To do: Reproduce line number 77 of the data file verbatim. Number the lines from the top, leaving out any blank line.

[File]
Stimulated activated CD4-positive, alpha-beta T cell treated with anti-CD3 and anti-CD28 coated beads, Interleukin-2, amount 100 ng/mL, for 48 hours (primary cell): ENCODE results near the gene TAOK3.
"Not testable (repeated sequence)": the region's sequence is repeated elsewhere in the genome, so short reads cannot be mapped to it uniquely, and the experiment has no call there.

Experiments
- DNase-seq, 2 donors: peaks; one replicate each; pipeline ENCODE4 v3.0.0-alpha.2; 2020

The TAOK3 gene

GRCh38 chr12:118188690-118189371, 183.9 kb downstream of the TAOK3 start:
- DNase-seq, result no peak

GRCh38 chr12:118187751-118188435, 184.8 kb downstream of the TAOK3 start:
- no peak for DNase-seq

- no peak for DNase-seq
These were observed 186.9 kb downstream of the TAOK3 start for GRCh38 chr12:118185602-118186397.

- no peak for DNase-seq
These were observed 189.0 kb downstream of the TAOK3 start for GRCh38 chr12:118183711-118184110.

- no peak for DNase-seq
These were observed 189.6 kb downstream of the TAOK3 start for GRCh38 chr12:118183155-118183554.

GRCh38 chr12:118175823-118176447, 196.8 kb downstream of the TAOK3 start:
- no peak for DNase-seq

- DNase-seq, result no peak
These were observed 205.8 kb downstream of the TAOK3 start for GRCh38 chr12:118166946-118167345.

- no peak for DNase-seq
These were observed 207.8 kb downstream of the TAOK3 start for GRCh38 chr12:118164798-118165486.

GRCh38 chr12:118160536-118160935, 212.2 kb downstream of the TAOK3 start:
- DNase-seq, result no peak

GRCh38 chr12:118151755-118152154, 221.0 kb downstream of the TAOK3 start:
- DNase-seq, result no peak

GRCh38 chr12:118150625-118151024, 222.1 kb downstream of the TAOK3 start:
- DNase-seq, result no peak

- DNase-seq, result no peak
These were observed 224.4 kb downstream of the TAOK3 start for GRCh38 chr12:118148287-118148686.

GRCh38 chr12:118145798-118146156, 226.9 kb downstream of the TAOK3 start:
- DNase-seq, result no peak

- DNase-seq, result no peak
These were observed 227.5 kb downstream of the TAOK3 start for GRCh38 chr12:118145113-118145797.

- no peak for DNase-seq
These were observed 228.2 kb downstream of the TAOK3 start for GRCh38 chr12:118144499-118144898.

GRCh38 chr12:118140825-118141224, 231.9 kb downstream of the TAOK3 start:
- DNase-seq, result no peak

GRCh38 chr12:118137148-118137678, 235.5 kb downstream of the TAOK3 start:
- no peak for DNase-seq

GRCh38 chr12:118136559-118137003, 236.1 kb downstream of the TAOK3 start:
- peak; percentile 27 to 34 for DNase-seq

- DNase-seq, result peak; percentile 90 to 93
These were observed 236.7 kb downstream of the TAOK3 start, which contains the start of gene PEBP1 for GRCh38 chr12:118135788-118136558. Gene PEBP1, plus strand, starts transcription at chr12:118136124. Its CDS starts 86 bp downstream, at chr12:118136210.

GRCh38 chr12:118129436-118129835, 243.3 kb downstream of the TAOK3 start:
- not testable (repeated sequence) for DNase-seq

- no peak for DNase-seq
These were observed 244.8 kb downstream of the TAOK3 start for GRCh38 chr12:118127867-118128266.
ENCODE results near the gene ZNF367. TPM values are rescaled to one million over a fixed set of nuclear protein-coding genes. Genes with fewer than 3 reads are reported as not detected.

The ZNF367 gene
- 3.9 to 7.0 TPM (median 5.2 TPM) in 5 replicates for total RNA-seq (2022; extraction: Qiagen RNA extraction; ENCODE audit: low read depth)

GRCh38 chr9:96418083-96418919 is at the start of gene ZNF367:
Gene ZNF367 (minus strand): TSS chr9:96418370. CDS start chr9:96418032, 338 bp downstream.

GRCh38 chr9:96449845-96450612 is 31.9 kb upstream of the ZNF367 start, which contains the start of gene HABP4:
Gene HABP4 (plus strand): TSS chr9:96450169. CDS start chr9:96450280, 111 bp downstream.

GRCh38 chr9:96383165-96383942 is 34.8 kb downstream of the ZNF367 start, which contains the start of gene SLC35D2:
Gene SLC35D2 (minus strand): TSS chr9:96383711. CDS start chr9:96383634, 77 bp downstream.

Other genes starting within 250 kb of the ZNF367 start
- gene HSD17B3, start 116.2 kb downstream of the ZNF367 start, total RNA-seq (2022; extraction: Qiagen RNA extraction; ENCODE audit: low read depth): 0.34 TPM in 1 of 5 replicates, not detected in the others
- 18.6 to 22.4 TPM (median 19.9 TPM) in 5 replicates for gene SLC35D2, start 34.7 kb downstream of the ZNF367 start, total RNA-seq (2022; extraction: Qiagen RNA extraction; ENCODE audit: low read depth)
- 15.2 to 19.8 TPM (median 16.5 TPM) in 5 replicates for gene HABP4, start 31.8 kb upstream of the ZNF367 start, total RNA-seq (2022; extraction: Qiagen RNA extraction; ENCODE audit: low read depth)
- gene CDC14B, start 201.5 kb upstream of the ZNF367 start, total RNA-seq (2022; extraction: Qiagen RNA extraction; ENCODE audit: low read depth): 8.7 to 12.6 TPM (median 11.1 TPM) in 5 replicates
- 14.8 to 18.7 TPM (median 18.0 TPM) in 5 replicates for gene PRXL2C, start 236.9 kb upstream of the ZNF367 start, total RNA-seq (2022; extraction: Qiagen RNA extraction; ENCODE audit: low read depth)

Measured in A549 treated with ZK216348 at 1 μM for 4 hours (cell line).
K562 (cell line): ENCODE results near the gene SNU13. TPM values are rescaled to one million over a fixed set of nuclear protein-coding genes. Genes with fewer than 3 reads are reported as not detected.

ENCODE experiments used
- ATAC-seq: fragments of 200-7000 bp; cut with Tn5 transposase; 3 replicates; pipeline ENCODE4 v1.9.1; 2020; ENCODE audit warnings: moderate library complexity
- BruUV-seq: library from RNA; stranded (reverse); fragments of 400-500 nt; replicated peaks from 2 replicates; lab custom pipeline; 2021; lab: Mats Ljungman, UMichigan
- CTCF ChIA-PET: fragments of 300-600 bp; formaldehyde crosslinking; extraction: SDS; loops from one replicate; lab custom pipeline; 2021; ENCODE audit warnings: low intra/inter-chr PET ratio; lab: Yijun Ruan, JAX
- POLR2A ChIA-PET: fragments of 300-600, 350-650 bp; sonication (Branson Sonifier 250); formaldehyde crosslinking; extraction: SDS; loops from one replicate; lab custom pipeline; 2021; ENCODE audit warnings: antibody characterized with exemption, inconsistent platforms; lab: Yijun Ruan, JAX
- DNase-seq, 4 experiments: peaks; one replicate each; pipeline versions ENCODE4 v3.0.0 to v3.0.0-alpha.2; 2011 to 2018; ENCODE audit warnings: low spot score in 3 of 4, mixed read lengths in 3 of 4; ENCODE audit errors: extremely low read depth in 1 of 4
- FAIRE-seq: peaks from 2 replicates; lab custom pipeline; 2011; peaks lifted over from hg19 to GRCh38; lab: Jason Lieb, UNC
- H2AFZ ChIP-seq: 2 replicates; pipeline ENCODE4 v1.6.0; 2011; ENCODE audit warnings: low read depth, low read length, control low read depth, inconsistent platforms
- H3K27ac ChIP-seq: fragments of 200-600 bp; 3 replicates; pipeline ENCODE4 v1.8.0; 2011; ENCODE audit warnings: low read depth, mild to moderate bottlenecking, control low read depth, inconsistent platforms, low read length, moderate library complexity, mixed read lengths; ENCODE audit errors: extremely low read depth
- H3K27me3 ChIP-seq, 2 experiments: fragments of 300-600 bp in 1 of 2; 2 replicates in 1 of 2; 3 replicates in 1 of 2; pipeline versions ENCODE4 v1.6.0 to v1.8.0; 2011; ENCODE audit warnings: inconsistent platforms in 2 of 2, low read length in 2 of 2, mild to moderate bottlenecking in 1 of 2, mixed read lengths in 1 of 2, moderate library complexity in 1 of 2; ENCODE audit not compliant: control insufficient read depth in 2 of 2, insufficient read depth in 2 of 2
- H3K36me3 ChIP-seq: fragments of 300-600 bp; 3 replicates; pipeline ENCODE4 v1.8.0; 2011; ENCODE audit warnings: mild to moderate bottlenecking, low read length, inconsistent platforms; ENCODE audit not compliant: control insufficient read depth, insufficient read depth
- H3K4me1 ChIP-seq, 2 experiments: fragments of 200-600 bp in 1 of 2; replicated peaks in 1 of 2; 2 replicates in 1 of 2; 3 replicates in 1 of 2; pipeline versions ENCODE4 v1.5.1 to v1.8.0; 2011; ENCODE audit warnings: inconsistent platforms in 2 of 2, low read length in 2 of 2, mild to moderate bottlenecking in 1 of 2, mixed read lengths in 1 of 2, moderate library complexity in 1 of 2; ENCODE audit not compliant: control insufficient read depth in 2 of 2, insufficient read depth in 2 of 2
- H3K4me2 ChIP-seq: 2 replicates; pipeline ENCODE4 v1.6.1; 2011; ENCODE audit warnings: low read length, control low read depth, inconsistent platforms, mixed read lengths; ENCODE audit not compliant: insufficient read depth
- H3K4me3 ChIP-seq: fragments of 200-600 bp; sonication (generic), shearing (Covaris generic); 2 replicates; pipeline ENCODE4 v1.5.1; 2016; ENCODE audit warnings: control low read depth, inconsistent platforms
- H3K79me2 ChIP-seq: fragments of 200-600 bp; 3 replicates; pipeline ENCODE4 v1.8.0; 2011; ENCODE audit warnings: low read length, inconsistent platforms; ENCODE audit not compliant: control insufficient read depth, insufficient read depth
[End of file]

- H3K4me2 ChIP-seq: 2 replicates; pipeline ENCODE4 v1.6.1; 2011; ENCODE audit warnings: low read length, control low read depth, inconsistent platforms, mixed read lengths; ENCODE audit not compliant: insufficient read depth